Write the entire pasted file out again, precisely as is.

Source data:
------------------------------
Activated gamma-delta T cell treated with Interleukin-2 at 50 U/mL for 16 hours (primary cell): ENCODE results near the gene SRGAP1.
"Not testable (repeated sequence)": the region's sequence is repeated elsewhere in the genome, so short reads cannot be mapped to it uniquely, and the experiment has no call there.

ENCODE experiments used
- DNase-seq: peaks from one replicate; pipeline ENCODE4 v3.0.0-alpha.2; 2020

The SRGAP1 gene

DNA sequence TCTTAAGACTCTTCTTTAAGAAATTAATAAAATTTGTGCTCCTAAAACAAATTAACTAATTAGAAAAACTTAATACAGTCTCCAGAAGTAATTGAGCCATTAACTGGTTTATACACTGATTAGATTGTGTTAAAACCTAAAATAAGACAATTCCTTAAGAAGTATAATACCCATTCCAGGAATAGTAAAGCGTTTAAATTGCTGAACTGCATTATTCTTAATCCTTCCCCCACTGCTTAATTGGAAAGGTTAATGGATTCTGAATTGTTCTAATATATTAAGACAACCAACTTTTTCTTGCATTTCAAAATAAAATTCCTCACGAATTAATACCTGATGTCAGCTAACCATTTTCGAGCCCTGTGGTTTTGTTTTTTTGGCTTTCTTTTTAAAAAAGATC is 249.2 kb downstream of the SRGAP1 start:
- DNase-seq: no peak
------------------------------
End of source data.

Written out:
Activated gamma-delta T cell treated with Interleukin-2 at 50 U/mL for 16 hours (primary cell): ENCODE results near the gene SRGAP1.
"Not testable (repeated sequence)": the region's sequence is repeated elsewhere in the genome, so short reads cannot be mapped to it uniquely, and the experiment has no call there.

ENCODE experiments used
- DNase-seq: peaks from one replicate; pipeline ENCODE4 v3.0.0-alpha.2; 2020

The SRGAP1 gene

DNA sequence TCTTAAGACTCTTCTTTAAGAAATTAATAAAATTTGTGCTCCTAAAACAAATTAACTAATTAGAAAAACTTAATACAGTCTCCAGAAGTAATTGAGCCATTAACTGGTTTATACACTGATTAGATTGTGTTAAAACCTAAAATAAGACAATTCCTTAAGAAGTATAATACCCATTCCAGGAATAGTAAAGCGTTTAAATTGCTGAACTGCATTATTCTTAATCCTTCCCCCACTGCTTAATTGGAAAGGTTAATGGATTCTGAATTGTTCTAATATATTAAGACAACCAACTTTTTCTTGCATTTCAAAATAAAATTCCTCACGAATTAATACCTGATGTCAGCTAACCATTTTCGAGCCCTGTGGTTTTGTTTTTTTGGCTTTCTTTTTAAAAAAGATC is 249.2 kb downstream of the SRGAP1 start:
- DNase-seq: no peak